Directed by Annie Elias
Written by Annie Elias with Tristan Cunningham, Siobhan Doherty, Rebecca Frank, Michael Kelly, Leigh Shaw, David Sinaiko and David Westley Skillman
Extended Again! Now through June 3, and June 14-24
Press Opening Night: May 3
Gala Opening Night: May 4
Annie Elias brings a decade of experience in documentary theater to Cutting Ball with the World Premiere of Tenderloin, an unforgettable piece about the people and places in Cutting Ball Theater’s neighborhood. Using transcripts of interviews conducted by seven San Francisco actors, Tenderloin takes theater out into the neighborhood and brings the neighborhood into the theater. From these living sketches, a portrait of the Tenderloin itself emerges. A powerful theatrical experience, Tenderloin honors the diversity of the people who live and work in this gritty and fascinating downtown San Francisco district.
Annie Elias (Writer, Director)is thrilled to be working with The Cutting Ball Theatre developing and directing Tenderloin. Annie specializes in ensemble playmaking— working with a group of actors to compose new plays from interviews, improvisations, adapted texts, and original writing. She has created and directed four documentary theater pieces–Moon Over Marin, Write a Book…, Epiphany, and Gone Awry, using transcripts of interviews as the basis for scripts focused on cultural issues. She has written and directed numerous plays for Phantom Theater in Warren, Vermont including Rip! The Twenty Year Night, Descent into Mayhem, Raising Rapunzel, Intellect, and Hedda Takes. She is the recipient of a number of awards and grants, including a development grant from the Ensemble Studio Theatre/Alfred P. Sloan Foundation Science and Technology Project for her dance/theater adaptation of Einstein’s Dreams by Alan Lightman, and development support from the Magic Theatre for her play Entranced based on the Sleeping Beauty myth. She holds a B.A. from Mills College, was a Thomas J. Watson Fellow, and studied dramaturgy at the American Repertory Theater Institute at Harvard University. She is the Chair of the Performing Arts Department at Marin Academy.
Tristan Cunningham started her performing days when she was only ten with Vermont’s own country circus, Circus Smirkus. After touring for eight years, she decided to change her focus to acting and recently graduated from S.U.N.Y Purchase Acting Conservatory. In the Bay Area she has worked with California Shakespeare Theater, Eastenders Repertory Company, Atmos Theater, New Pickle Circus, Circus for the Arts, Bay Area Children’s Theater, Shotgun Players, she is an associate artists with Atmos Theater/ Theater in the Woods, and head clown of Circus Bella. She is thrilled to work with The Cutting Ball Theater and Annie Elias for the first time.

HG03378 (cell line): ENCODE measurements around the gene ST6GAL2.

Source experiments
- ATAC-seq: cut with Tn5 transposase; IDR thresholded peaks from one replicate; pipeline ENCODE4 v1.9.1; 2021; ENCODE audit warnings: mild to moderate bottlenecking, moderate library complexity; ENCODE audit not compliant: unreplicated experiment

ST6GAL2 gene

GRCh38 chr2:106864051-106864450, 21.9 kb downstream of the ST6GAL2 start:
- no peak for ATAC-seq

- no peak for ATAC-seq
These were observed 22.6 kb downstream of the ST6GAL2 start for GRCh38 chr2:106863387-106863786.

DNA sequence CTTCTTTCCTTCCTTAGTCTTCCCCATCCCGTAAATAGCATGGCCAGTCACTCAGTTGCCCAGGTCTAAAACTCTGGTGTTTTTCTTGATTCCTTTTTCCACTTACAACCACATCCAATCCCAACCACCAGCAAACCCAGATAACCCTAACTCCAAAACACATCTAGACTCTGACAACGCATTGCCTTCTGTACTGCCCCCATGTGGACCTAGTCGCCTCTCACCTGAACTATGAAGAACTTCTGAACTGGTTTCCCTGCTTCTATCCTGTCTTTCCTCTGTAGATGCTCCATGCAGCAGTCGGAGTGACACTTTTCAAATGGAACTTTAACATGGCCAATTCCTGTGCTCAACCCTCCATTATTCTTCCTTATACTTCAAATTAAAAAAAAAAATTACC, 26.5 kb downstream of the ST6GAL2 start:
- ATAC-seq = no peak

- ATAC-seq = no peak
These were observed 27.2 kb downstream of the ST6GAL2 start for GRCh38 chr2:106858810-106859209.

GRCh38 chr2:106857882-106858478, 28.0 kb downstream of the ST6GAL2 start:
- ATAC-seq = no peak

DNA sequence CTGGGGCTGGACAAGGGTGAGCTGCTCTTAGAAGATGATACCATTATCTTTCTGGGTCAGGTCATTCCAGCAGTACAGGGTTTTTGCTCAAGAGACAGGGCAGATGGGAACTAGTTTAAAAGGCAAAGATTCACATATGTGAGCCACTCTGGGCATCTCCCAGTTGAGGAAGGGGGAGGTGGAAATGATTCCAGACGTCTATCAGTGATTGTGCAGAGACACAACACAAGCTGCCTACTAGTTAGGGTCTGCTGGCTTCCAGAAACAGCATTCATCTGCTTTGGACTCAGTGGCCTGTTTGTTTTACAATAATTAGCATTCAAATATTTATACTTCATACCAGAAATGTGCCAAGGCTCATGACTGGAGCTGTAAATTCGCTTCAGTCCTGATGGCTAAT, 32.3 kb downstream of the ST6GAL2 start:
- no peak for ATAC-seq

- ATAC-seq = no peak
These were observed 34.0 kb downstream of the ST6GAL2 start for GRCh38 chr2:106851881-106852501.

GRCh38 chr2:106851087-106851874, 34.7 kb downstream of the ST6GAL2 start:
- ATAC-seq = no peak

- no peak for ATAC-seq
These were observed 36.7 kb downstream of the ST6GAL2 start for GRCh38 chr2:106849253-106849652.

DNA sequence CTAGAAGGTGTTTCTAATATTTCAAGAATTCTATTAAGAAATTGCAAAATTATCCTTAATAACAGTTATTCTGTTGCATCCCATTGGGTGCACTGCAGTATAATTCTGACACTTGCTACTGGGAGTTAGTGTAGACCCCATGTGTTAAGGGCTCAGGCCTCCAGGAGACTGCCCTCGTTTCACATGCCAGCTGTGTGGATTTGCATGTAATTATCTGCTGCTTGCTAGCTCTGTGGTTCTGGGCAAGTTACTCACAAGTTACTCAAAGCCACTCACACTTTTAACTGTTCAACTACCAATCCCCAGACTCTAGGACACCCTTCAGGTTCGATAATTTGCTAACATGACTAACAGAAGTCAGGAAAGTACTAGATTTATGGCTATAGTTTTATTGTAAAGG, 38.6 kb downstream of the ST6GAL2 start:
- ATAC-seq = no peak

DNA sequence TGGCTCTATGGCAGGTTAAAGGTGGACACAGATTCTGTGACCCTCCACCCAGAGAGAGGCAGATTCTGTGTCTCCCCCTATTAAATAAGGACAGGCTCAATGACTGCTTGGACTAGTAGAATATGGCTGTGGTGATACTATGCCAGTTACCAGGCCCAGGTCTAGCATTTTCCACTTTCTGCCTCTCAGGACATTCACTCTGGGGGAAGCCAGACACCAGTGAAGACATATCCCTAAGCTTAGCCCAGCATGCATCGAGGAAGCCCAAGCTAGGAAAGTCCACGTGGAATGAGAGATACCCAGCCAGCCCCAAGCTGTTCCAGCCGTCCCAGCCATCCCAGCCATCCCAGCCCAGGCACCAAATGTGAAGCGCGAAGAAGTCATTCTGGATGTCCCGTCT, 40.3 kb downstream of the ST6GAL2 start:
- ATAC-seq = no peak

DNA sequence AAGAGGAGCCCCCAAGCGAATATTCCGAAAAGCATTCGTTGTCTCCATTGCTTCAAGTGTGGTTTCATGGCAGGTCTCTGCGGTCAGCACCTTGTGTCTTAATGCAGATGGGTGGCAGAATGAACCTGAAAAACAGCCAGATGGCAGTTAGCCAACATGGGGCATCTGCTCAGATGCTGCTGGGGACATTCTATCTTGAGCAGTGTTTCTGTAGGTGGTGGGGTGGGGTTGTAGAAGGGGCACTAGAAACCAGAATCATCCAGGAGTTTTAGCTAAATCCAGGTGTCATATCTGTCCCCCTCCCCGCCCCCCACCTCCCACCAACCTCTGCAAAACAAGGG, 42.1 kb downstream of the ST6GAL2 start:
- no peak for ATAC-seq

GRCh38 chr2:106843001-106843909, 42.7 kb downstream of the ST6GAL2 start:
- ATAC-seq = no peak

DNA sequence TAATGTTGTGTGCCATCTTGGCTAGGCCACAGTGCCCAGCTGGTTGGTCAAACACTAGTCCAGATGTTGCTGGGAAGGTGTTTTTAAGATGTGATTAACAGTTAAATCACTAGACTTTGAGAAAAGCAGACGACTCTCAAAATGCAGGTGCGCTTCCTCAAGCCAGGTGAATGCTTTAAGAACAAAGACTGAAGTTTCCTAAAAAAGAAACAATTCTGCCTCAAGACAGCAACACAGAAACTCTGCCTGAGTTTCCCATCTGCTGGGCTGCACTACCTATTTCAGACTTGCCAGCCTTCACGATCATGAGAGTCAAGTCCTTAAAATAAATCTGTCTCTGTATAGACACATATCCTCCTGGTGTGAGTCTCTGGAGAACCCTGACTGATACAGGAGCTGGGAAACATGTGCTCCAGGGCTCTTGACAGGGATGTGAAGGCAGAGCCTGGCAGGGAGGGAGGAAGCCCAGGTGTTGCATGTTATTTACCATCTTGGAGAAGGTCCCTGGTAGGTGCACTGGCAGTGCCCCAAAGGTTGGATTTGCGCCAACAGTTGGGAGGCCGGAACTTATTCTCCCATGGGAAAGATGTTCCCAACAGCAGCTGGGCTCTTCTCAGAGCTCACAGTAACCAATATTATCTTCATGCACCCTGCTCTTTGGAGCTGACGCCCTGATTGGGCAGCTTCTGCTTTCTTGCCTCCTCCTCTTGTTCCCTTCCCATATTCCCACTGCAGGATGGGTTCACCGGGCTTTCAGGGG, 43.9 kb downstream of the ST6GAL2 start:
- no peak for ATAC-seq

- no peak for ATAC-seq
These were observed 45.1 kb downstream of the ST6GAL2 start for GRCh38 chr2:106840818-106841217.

Siobhan Marie Doherty is thrilled to be working with Cutting Ball for the first time. She has performed in numerous venues in New York’s downtown theater scene, including The Brick (hailed in New York Magazine as one of the top ten most influential independent theater companies in NYC), The Ontological, and The Algonquin. Since her recent move to the West Coast she has performed with The Magic, Crowded Fire, California Conservatory Theatre, Virago, Shelby Company, Bay Area One Acts Festival, and toured with the Tony Award winning San Francisco Mime Troupe. In addition to acting she currently teaches drama for New Conservatory Theatre Center in San Francisco, and Theatreworks in Palo Alto, her hometown. She received her BFA in Drama at NYU Tisch. She can be seen next in the Livermore Shakespeare Festival. SiobhanMarieDoherty.com.
Rebecca Frank previously appeared in the World Premiere commission Tontlawald, as well as RISK IS THIS…The Cutting Ball New Experimental Plays Festival, and Cutting Ball’s hit production of …and Jesus Moonwalks the Mississippi. Additional stage credits include productions at Intersection for the Arts (Sitting in a Circle), African-American Shakespeare Company (Twelfth Night), and Shotgun Players (This World in a Woman’s Hands), among others; she is an Associate Artist at Alter Theater.